in the background is calling Drupal random-- or this randomName
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    in order to generate a random username and password as well.
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    There is randomString and randomName.
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    Both of them return a string of text that's randomized.
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    The difference between the two is that randomString will also
  • 2:54
    include non-alphanumeric characters.
  • 2:57
    So special characters, like the pound sign, or an exclamation,
  • 3:00
    or a dollar sign, are included in randomString.
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    Whereas randomName is only alphanumeric characters,
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    and it's also guaranteed to always start with a alphabet character,
  • 3:11
    not with a number.
  • 3:13
    This is nice because there are some instances, especially given
  • 3:16
    PHP, where we need strings that we are guaranteed start
  • 3:20
    with an alphabetical character, not with a number.
  • 3:24
    So understanding that difference is important.
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    Otherwise, they function the same way.
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    You pass in an optional single argument
  • 3:32
    that is the number of characters that you
  • 3:34
    would like to include in that string.
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    The default is eight for both, but you can make it any number.
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    So we'll look at using those.
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    And then there's the drupalCreateNode node method.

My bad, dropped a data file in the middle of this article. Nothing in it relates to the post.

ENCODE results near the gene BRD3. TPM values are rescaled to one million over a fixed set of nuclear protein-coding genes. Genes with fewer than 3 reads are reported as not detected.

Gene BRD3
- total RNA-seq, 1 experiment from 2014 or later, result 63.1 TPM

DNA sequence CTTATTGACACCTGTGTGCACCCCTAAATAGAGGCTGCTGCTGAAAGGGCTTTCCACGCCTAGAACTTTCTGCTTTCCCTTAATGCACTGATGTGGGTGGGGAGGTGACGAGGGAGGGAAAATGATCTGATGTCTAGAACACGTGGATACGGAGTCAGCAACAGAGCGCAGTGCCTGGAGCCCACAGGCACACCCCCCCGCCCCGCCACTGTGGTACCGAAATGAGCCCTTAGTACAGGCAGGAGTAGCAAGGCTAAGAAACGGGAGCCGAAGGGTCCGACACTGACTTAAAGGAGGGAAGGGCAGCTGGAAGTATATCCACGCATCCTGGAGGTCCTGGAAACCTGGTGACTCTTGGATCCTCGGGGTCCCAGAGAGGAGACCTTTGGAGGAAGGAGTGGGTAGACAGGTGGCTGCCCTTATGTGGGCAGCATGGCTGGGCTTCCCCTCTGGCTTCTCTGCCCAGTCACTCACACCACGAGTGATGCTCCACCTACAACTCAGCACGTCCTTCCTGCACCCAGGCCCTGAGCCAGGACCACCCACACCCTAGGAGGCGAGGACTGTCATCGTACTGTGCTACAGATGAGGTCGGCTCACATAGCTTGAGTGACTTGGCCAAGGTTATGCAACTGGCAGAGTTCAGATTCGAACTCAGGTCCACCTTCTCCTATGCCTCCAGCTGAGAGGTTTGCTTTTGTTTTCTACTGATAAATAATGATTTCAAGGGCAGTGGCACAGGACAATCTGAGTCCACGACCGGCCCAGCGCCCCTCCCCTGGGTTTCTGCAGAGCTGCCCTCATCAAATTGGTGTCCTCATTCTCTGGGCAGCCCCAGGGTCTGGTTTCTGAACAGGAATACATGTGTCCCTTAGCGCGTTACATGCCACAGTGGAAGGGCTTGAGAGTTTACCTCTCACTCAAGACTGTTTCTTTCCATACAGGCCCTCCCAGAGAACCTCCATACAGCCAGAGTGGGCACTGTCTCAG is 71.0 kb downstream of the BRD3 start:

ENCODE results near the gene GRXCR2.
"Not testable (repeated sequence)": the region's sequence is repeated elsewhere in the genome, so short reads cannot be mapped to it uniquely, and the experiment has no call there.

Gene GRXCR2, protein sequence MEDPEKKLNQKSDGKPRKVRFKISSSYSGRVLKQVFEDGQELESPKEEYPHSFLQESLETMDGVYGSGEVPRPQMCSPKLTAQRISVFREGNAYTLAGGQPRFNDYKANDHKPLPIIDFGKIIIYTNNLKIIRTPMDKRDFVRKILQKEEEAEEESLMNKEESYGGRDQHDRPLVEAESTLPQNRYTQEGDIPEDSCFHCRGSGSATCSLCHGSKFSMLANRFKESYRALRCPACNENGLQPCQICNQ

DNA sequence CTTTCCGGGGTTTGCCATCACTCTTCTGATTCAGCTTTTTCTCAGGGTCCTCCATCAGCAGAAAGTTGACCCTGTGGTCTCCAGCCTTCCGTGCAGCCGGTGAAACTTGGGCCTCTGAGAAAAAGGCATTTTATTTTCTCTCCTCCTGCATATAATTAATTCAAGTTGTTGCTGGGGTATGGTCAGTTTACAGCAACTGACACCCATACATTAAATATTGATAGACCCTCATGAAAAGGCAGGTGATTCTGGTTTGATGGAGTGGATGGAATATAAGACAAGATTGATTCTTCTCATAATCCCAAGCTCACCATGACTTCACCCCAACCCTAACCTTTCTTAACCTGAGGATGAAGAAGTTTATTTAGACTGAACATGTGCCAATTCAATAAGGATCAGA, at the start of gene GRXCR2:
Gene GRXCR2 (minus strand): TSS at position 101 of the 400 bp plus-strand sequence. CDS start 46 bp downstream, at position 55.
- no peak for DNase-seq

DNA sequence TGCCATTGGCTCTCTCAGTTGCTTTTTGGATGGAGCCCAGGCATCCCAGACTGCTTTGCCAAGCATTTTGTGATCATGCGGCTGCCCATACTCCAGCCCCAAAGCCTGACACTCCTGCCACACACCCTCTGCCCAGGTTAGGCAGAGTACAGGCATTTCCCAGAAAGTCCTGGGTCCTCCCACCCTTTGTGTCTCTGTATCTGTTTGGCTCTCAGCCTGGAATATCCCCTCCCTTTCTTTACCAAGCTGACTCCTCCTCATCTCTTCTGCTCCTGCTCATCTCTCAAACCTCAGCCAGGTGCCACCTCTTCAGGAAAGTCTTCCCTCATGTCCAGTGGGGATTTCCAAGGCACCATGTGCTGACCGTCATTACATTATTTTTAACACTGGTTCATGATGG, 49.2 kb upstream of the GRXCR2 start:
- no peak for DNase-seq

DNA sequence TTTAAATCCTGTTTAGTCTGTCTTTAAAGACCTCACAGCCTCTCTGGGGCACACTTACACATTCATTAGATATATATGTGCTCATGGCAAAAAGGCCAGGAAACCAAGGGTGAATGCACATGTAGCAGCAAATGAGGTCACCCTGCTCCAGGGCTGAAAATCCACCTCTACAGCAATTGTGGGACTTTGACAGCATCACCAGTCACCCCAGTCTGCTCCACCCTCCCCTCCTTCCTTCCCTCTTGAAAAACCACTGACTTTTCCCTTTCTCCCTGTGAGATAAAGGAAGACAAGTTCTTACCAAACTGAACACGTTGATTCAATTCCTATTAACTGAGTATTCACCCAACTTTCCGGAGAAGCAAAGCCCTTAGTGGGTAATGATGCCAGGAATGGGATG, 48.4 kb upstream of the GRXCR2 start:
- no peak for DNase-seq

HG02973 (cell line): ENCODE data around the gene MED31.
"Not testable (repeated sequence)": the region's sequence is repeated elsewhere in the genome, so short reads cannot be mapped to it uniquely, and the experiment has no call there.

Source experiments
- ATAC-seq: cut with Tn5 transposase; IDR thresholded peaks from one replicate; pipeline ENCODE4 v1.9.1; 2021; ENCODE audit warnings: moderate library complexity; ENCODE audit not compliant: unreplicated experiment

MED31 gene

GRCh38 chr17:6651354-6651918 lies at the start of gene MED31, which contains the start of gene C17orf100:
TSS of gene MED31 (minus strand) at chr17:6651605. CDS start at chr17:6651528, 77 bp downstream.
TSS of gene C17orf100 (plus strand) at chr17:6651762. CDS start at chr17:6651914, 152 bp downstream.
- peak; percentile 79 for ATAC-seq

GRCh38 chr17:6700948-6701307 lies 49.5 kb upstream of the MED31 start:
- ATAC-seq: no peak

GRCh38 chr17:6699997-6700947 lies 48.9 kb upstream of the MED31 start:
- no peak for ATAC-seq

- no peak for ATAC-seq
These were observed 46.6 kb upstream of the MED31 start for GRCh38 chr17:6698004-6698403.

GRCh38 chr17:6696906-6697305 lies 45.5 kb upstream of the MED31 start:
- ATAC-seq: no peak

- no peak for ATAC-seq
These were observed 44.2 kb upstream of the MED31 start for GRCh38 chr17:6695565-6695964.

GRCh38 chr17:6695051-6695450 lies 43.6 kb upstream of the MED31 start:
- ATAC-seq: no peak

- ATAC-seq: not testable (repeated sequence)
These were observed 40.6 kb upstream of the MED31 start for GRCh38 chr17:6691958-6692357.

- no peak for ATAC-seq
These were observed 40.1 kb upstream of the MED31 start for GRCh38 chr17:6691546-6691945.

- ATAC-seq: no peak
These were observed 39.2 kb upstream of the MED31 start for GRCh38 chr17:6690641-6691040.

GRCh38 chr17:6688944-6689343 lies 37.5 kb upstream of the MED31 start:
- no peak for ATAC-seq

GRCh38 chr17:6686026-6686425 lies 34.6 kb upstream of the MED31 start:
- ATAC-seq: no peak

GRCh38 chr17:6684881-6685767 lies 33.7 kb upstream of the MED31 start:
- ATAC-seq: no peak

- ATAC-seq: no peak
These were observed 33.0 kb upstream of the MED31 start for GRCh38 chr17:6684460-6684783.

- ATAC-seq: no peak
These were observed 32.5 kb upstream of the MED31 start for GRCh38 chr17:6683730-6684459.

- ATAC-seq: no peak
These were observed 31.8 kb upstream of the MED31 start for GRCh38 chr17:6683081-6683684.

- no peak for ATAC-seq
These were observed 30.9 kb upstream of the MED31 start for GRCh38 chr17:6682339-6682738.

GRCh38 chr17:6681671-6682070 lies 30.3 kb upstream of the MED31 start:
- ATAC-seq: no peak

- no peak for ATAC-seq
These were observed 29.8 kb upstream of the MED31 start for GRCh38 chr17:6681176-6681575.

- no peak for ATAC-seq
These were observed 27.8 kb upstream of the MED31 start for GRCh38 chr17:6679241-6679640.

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    The drupalCreateNode method is used to help us quickly
  • 3:49
    create a node of any particular type.
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    So rather than having to navigate to the node creation form,
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    and fill out the form, and click the Submit button,
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    we're going to manually create the node.
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    We describe the node as an array of key value pairs,
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    things like node type and title are the keys,
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    and then the values are what we'd like that to be assigned.
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    Then we can use drupalCreateNode to create that node.
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    And it will actually return the node object for us.
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    You can see a couple examples of this in the documentation here.
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    And also the nice thing is, it shows you what the default settings are.
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    So when you call drupalCreateNode, you
  • 4:25
    can pass it an array of the values that you would
  • 4:28
    like to use when creating that new node.
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    Any that you leave out will default to what you see in the list here.